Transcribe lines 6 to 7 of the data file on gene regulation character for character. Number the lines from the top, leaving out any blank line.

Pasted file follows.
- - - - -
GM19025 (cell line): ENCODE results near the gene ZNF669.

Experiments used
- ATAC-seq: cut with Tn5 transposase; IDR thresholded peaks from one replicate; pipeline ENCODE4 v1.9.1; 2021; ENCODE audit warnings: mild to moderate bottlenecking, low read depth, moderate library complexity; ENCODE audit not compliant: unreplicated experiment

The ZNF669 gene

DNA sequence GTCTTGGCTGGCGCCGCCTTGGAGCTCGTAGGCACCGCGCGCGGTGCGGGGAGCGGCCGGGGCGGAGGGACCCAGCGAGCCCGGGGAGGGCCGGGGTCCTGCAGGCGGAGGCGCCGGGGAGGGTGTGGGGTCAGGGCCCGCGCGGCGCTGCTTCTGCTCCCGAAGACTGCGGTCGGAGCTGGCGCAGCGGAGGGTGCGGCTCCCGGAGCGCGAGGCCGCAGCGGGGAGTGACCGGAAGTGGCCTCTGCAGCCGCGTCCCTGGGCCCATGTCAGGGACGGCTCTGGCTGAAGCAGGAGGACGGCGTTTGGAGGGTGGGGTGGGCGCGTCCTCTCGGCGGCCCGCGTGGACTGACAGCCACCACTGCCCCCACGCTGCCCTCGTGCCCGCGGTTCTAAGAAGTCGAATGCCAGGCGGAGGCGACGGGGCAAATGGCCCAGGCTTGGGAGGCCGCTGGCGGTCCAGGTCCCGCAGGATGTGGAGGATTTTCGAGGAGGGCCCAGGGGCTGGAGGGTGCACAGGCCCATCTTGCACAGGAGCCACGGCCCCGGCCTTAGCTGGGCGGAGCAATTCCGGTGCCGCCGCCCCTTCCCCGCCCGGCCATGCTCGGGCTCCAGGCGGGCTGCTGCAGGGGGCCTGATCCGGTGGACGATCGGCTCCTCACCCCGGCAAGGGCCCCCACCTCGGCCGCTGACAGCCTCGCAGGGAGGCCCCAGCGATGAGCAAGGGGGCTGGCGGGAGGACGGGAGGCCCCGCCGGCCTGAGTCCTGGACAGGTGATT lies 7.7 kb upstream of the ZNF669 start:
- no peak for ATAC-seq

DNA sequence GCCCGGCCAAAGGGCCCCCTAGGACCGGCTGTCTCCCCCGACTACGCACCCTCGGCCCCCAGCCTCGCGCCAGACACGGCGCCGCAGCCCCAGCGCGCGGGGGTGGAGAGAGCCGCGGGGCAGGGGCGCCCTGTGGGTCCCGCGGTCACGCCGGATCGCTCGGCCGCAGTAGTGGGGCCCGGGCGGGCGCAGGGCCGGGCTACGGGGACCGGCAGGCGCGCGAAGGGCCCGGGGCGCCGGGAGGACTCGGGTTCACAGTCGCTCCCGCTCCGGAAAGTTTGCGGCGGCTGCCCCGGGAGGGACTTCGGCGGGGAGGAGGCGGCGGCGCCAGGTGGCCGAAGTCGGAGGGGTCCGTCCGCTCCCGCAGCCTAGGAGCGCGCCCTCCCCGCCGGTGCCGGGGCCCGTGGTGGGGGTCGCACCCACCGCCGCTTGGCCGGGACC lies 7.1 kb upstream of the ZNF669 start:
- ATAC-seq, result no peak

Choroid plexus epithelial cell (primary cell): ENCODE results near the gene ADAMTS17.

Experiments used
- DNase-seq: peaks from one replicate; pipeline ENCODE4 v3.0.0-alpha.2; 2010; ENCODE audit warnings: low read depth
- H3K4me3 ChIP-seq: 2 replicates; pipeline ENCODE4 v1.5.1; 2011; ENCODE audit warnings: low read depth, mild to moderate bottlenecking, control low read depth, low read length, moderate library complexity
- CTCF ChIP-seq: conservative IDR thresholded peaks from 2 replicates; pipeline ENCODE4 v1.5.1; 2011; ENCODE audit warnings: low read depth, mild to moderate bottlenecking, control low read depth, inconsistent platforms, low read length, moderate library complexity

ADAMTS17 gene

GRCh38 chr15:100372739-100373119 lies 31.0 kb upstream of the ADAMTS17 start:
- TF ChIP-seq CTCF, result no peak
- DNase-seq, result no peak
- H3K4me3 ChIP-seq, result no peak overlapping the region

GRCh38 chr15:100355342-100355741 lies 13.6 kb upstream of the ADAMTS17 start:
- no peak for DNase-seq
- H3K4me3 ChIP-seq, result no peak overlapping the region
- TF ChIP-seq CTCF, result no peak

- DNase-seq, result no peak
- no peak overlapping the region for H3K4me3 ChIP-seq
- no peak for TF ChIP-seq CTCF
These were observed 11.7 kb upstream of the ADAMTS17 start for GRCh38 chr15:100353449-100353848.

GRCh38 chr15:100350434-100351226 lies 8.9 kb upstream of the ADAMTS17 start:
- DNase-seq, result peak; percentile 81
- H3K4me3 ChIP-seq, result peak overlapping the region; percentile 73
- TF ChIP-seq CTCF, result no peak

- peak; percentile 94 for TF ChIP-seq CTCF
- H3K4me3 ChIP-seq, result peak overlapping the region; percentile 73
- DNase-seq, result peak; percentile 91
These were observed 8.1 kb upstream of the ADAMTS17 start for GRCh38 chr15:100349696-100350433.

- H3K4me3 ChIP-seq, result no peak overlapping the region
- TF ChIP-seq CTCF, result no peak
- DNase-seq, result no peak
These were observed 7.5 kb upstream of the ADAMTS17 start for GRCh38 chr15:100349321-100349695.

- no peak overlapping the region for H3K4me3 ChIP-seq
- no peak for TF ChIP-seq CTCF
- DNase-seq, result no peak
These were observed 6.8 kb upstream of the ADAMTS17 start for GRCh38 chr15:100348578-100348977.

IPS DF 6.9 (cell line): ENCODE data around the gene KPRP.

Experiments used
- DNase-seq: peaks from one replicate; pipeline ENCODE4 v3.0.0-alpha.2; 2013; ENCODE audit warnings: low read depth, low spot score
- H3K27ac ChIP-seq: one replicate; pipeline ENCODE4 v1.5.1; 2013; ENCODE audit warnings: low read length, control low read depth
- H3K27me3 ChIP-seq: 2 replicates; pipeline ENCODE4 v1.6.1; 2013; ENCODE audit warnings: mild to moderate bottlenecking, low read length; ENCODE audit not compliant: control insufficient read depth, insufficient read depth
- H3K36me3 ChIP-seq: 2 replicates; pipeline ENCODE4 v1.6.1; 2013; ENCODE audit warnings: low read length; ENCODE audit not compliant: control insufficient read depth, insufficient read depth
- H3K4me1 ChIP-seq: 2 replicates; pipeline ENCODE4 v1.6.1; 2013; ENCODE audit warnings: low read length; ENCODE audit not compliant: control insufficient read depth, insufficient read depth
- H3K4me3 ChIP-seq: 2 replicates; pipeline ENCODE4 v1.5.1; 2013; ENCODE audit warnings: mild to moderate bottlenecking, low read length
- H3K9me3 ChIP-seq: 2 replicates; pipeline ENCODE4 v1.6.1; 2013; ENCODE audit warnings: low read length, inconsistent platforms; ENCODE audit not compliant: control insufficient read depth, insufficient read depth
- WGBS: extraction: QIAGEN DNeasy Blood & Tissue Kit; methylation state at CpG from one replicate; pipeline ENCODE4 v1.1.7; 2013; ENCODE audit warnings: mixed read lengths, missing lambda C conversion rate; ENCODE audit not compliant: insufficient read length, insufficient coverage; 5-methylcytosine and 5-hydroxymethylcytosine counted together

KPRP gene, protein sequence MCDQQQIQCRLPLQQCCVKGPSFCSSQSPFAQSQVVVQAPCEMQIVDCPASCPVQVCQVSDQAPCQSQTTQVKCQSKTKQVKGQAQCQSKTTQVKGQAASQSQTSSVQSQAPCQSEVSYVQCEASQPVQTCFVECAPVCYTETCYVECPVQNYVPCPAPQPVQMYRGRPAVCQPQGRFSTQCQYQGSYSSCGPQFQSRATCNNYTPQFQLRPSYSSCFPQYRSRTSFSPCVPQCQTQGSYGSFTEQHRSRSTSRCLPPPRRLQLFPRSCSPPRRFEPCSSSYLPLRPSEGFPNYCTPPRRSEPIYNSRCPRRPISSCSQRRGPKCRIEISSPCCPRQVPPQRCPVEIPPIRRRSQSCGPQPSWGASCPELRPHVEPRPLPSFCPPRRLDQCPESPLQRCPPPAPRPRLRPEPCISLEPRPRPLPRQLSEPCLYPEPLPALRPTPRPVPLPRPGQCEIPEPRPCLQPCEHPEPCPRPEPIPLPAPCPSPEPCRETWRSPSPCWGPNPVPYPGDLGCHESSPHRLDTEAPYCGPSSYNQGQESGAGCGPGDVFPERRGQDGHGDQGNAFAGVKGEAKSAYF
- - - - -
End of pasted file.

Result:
- no peak for ATAC-seq

DNA sequence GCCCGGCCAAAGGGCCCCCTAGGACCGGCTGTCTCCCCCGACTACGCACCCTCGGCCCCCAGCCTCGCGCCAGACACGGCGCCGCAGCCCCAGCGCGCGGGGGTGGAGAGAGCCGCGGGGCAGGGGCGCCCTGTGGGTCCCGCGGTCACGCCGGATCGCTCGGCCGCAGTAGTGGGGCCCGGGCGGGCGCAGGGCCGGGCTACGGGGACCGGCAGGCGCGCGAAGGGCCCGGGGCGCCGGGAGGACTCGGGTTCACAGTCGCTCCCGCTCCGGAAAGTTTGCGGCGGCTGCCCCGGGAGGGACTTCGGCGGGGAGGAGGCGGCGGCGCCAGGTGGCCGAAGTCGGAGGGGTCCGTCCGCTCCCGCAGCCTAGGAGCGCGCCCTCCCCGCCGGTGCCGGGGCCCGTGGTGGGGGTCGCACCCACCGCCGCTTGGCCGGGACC lies 7.1 kb upstream of the ZNF669 start: